Logo b LEARN ENOUGH
Archive RSS Email
RECENT POSTS

Chapter 6 of the Ruby on Rails Tutorial book

Feb 1, 2010 • posted by Michael Hartl

A draft of Chapter 6 of the Ruby on Rails Tutorial book is out. Enjoy!

By the way, Rails 3 is due out any day now; as soon as I verify that all the book (and gem/plugin) code works, I'll convert the tutorial over to use Rails 3, and future chapters should be Rails 3–compatible from the start. (The switch to Rails 3 will temporarily break the Heroku deploys in the tutorial, but worry not—they are hard at work and will be supporting Rails 3 soon.) For current readers, the Rails 3 switch will probably mean working quickly through the tutorial a second time to update your code; I will be modifying the tutorial slightly to make this second run-through a little easier. Of course, I'll make a separate news announcement when the Rails 3–compatible tutorial is ready.

Michael-hartl
Michael Hartl

I’m Michael Hartl—author, educator, and entrepreneur. I’m probably best known as the creator of the Ruby on Rails Tutorial, a book and screencast series that together constitute one of the leading introductions to web development. Once called his “favorite book” by Wikipedia founder Jimmy Wales, the Ruby on Rails Tutorial currently has over 150 5-star reviews at Amazon. I’m also (in)famous for creating Tau Day and The Tau Manifesto, which have inspired an international movement dedicated to the proposition that “pi is wrong.” (For example, as a result of The Tau Manifesto, MIT releases their admissions decisions each year at “Tau Time” (6:28 p.m.), and typing tau/2 at Google yields 3.14159…) Finally, I’m a founder of Softcover, a publishing system and sales platform for technical authors, which among other things powers both The Tau Manifesto and the Ruby on Rails Tutorial.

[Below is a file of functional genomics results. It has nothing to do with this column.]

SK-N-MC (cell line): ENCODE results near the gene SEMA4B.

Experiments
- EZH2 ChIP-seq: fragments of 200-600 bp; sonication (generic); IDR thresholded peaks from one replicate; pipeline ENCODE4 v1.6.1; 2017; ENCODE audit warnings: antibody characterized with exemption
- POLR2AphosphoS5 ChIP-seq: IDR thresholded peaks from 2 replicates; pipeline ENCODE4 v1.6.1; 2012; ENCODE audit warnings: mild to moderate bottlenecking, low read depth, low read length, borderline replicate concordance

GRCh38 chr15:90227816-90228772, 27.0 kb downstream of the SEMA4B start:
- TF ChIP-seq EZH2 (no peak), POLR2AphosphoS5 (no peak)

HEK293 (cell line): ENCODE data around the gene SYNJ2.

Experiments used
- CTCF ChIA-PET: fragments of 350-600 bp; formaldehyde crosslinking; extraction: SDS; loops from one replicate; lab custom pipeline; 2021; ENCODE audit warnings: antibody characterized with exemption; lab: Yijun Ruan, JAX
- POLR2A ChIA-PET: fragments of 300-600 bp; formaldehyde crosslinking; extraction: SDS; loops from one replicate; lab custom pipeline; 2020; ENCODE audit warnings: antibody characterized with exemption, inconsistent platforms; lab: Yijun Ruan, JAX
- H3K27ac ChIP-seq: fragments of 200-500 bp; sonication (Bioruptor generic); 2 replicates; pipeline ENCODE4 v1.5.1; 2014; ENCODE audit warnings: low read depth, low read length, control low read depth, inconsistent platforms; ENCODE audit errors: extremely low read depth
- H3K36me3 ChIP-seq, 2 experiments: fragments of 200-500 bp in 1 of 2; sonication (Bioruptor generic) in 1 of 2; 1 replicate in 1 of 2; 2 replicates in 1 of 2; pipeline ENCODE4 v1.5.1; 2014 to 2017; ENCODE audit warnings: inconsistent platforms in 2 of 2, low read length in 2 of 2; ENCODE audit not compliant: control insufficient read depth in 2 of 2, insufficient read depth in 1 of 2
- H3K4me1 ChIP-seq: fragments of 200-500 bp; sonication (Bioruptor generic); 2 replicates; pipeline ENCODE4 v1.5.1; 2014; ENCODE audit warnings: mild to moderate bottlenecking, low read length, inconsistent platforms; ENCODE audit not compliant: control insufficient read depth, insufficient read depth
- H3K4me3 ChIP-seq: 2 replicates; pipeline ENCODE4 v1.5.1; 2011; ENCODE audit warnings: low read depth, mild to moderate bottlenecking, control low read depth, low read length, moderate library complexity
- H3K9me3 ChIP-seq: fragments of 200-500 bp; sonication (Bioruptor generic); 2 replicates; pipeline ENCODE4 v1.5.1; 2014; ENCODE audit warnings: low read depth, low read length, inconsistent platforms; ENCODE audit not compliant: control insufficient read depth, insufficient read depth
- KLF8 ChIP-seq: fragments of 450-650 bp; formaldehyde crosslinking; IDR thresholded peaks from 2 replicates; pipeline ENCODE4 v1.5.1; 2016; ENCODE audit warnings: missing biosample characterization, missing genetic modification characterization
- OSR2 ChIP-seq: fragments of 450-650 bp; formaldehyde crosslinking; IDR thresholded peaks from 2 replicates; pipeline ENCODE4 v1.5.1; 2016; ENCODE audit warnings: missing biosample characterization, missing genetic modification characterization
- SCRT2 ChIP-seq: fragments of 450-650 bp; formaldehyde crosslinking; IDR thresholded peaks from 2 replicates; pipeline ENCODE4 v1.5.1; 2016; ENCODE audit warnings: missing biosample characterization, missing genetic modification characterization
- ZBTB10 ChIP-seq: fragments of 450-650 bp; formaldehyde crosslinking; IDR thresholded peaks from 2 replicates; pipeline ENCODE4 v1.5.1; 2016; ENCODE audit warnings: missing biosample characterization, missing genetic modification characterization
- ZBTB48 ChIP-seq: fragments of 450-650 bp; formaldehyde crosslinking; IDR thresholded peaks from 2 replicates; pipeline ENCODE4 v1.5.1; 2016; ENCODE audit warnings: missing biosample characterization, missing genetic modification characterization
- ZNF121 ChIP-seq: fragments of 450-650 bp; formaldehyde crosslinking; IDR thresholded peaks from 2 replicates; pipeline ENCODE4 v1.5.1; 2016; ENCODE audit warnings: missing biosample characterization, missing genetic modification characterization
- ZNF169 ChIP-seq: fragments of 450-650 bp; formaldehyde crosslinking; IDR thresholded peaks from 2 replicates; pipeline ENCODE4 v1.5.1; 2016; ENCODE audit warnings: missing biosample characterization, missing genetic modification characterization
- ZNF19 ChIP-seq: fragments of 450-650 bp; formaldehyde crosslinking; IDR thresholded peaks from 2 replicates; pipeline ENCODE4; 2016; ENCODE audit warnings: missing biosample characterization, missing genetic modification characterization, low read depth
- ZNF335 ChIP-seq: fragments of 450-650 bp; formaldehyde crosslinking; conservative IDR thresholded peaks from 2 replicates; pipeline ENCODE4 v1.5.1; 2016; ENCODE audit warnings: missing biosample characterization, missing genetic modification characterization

I’m a graduate of Harvard College and have a Ph.D. in Physics from Caltech, where I studied black hole dynamics and was an award-winning instructor in theoretical and computational physics. I’m also an alumnus of Y Combinator, the entrepreneur program that has produced companies such as Dropbox and Airbnb. (Alas, my own Y Combinator startup was neither Dropbox nor Airbnb.)